Wal-Mart Case Analysis

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Wal-Mart Stores, Inc., 2009 – A Case Analysis
MBA 712-01 - Strategic Management

Introduction
Wal-Mart Stores ended its 2009 fiscal year with nearly $266 billion in sales at its Wal-Mart Stores, $47 billion at Sam’s Club, and $99 billion in its international locations. This represented an increase a substantial portion of market share that presented a challenge for competitors. Yet Wal-Mart at the same time was challenged to move forward with intense competition from its rivals, Target and Costco. Target was a slightly higher end option for Wal-Mart stores, and Costco was a Sam’s Club competitor that rivaled the bulk retail center with its club membership and low wholesale pricing. In addition, there were challenges with its size creating issues with speed and response, as well as becoming more vulnerable from competitors because of its larger visibility in the market. Attacks by labor unions targeting Wal-Mart’s employees created challenges, corporate responsibility and environmental issues were coming to the forefront, and there were also issues with how to successfully expand into international markets. Wal-Mart’s core competencies, which included its EDLP or Every Day Low Pricing structure, it’s cutthroat purchasing and vendor/supplier tactics, sophisticated supply chain and distribution network, relationships with major branded products as well as its own line of Great Value products, and its high emphasis on outstanding customer service were all unique drivers in Wal-Mart’s strategic positioning that would ensure its success if it followed its previous strategies while integrating some new ones to adapt to economic and consumer-mindset changes occurring in recent history. The above graph shows how Wal-Mart has the market share in comparison to other large retailers over the last decade and going into 2009 (2). Wal-Mart’s Operations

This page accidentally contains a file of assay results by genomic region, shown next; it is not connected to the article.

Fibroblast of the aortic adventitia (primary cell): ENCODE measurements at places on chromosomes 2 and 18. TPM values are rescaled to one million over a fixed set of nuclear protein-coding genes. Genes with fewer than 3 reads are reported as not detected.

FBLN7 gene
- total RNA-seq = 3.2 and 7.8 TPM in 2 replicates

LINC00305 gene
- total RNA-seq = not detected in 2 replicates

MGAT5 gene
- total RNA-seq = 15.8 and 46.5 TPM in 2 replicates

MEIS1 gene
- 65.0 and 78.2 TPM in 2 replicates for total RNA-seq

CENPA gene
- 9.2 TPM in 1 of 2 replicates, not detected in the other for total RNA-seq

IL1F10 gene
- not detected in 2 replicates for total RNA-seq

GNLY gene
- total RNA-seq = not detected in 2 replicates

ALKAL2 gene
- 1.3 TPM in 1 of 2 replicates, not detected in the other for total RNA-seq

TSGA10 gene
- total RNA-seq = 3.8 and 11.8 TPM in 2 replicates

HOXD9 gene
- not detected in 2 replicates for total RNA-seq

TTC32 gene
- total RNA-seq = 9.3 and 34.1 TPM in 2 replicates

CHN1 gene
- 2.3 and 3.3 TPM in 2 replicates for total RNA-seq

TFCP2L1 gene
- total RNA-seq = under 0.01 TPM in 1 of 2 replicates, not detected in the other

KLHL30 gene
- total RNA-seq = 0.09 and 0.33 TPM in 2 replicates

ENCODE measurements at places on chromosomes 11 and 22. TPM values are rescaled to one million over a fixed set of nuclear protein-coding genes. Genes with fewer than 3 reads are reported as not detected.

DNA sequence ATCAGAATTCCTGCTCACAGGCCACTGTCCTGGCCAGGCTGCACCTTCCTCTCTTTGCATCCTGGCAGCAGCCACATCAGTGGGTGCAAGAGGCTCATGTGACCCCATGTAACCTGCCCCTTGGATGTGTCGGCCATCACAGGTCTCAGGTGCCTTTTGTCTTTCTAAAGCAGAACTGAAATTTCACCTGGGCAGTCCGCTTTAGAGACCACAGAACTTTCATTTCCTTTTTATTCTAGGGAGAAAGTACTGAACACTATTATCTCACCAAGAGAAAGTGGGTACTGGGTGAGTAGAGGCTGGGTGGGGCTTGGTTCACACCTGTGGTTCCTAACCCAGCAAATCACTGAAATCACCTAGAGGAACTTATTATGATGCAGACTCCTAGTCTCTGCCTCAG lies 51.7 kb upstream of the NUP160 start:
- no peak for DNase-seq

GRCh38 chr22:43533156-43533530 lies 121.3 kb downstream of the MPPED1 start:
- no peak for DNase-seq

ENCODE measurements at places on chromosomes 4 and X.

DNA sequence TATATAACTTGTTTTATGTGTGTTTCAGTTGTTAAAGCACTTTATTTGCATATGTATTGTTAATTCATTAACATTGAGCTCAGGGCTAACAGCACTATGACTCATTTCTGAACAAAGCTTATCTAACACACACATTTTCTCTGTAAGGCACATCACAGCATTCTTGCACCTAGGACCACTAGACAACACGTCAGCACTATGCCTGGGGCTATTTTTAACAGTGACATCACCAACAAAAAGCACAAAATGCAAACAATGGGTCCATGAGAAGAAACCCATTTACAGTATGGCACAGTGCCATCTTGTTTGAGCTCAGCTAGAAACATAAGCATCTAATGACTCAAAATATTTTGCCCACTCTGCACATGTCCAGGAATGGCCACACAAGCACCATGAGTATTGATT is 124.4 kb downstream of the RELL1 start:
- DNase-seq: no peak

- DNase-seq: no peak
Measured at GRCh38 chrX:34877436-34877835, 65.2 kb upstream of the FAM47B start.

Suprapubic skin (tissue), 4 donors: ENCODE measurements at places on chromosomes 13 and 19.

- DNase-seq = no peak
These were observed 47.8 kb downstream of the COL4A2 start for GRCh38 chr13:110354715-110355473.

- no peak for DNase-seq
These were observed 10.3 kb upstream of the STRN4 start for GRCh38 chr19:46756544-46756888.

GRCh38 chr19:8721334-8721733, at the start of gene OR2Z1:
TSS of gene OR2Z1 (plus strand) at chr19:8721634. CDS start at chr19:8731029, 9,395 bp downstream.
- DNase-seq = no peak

Wal-Mart set itself apart from competitors by its distinct vendor relationship- dealing directly with manufacturers, directing their suppliers’ operations, centralizing purchasing and dictating purchase prices of products-yanking contracts without mercy if their terms are not agreed to. Wal-Mart’s size and bargaining power has enabled them to strong-arm suppliers this way. Regarding its supply chain and logistics, Wal-Mart is a leader in how it approaches its warehouse inventory to sales floor distribution. It was the first company to link its cash registers to store inventory as well as utilize RFID technology to manage out-of-stock sales losses. In-store operations differ from other retailers due to possession of brand name products, decentralized store management and unparalleled customer service. Marketing utilizes a focus on patriotism, and catering to the only real ‘boss’, according to Sam Walton, which is the customer. Word-of-mouth advertising and monthly rather than weekly flyers has made Wal-Mart’s advertising to sales ratio lower than rival companies. In 2004 and 2005, political pressure and audits forced Wal-Mart to install an installation of executives to serve in the role of a CSR representative for the company. Organizationally, Wal-Mart had been run with a large centralized focus with weekly meetings that were held in the headquarters in Bentonville, Arkansas. However as 2009 approached, the meetings were moved to monthly ones, which created some operational and cultural challenges as a result. Financial Analysis

Wal-Mart’s increase in sales from the early 2000’s until 2009 showed a roughly 250% increase in overall profits across its three divisions, U.S. stores, Sam’s Club and its International stores. The large gains in sales leveled off in the later 2000’s due to the economic downturn and other factors. Cost of goods sold and selling, general and administrative expenses nearly tripled between late 1990’s and late 2000’s indicating possibly higher costs from its suppliers, or possibly larger overall purchase quantities. Wal-Mart’s current ratio dropped...
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